Sales of Packaged, Processed Foods are Declining. Here’s Why…

Reading industry news this morning, I saw the title of a blog post from Marion Nestle, an expert I respect and follow closely, “Sales of packaged, processed foods are declining: Three reasons why”. Marion Nestle is a dynamo as far as I’m concerned, so of course I clicked to read more.

You can read the article for yourself here, but to save you time, here’s a topline of the three reasons Nestle listed:

  1. Old-style packaging makes foods seem unnatural.  Clear packaging works better for sales.
  2. Taste preferences are changing. Consumers are seeking complex flavor profiles imported from more sophisticated food cultures.
  3. Consumers want companies to pay more attention to their effects on climate change.

What?

I suppose all of these things are true and may even provide some helpful guidance to brands seeking to stay relevant in our rapidly changing food culture. But clear packaging and more complex flavor offerings hardly seem like the remedy for brands who are struggling. (I intentionally ignored her item on climate change as I agree with that point.)

There’s a food movement happening in our country, or as I like to see it, a food awakening. Sure, clear packaging does look clean and crisp (and gives a literal sense of transparency…something consumers are really looking for). But, the reason I think packaged food sales are declining is because consumers are skeptical of packaged food. How the food looks and tastes are bare minimums, and they are no longer enough. Not even close.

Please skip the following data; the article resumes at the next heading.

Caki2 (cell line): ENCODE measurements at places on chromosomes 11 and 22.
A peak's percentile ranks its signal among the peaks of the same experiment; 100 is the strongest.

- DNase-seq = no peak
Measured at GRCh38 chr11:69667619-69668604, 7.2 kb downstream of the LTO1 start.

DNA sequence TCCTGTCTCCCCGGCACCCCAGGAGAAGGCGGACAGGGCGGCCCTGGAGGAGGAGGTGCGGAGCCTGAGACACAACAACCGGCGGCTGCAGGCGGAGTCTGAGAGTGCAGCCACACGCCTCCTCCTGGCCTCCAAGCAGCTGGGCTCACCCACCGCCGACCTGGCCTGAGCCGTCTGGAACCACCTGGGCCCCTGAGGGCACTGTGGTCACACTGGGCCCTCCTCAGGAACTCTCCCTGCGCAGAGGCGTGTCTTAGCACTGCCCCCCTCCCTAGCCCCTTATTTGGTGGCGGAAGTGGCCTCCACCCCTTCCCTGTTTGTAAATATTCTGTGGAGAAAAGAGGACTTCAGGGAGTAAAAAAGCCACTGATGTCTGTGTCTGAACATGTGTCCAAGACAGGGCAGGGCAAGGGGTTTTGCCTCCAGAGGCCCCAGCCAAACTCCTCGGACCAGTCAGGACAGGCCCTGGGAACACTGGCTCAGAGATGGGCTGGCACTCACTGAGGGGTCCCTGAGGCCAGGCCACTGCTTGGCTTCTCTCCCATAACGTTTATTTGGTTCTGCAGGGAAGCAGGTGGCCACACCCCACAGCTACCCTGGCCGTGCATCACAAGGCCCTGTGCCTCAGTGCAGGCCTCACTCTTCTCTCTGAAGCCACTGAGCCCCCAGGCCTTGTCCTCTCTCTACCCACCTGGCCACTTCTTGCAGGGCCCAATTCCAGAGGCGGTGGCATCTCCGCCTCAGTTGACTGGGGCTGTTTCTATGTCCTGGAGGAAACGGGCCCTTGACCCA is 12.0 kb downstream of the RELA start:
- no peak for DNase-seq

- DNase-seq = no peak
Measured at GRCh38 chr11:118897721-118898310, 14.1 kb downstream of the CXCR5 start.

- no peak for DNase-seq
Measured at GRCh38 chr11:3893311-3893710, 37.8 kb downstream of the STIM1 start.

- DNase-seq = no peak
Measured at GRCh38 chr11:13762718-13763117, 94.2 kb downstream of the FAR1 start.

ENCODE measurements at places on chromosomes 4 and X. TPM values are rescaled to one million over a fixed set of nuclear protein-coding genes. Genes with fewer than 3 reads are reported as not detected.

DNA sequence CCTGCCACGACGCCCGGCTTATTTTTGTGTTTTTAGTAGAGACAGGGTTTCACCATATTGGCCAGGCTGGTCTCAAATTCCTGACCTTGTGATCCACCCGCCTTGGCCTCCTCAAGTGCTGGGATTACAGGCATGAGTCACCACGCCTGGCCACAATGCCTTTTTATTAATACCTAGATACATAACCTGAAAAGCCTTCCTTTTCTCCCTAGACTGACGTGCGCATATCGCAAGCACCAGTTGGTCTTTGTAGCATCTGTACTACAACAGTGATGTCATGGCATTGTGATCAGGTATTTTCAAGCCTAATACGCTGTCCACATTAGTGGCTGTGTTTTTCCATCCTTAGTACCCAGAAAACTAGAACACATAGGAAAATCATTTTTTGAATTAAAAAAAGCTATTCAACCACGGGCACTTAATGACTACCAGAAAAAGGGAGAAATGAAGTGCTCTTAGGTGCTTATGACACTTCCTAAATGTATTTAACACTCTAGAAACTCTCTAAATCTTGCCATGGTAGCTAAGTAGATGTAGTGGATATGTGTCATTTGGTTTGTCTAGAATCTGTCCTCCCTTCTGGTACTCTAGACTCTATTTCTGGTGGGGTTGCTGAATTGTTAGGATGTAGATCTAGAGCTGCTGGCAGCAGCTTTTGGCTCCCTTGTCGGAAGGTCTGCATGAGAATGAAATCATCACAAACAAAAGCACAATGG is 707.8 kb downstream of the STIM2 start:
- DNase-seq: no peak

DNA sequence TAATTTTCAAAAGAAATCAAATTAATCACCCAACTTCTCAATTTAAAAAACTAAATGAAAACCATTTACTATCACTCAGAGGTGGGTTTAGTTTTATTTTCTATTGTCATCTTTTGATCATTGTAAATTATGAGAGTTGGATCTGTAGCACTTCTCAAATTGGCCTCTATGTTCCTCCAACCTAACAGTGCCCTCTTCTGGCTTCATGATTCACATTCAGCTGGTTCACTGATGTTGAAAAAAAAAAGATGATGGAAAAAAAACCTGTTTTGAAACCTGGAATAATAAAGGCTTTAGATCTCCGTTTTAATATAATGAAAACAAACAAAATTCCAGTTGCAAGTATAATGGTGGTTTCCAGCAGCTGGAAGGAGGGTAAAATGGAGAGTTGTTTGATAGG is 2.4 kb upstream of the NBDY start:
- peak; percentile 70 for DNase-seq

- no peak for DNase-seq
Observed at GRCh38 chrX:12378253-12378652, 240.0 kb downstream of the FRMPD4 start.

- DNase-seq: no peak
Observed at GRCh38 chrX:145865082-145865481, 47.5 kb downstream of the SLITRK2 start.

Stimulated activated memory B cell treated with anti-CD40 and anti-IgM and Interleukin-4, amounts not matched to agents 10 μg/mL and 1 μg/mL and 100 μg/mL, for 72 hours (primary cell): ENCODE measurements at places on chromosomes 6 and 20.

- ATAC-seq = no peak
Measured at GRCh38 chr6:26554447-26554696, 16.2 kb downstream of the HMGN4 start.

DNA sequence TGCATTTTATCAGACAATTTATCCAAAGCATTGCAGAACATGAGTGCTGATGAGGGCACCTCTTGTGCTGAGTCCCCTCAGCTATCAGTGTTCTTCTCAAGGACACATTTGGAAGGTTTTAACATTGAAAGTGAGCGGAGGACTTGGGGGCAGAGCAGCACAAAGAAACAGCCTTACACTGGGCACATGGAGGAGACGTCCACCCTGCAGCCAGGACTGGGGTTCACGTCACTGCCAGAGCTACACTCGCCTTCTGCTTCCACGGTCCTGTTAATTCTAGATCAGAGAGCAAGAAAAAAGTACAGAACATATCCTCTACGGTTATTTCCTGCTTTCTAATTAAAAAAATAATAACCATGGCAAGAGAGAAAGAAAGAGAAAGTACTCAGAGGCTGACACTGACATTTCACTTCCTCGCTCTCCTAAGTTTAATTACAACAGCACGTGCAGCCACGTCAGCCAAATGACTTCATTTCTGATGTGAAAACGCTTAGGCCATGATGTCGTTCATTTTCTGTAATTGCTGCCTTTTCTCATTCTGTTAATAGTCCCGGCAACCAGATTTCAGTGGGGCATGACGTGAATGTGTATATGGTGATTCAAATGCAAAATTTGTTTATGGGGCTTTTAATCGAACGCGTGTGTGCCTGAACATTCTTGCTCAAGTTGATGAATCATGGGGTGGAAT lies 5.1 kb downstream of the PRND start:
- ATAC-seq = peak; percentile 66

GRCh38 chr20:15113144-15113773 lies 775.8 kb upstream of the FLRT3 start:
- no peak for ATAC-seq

Consumers may be largely confused (e.g. I heard a statistic recently that the majority of consumers believe the claims “local” and “organic” mean the same thing), but that doesn’t mean they aren’t able to vote with their shopper dollars as they figure it all out. They are reconnecting to real food and realizing that the food they’ve been buying for the last few decades doesn’t make sense. Limitless levels of protein and zero fat? Fluorescent colors? Two-year shelf life? They may not yet understand how these things are possible, but they are learning quickly and not liking what they learn. I am hopeful that consumers will soon understand that they need to re-frame their expectations for packaged food.

Here’s my list for why packaged, processed food sales are declining:

  1. Consumers want minimally processed, natural ingredients even if that means a shorter shelf life.
  2. Even packaged food should follow the nutritional constraints of Mother Nature. No more extremes in nutritional profiles, colors or flavors.
  3. Everyone should do their part to support the health of people and the planet, especially big food companies. All food brands should be thoughtful in how they source, create and sell their food and should transparently share this information as a way to inform and educate consumers.

I heard another expert group predicting retail “Armageddon” for food brands that are unable or unwilling to make big changes to their product portfolios and positions. I really believe this is true and hope that big food brands will harness their immense power and influence to help lead our food system to a place that is better for people and planet health.

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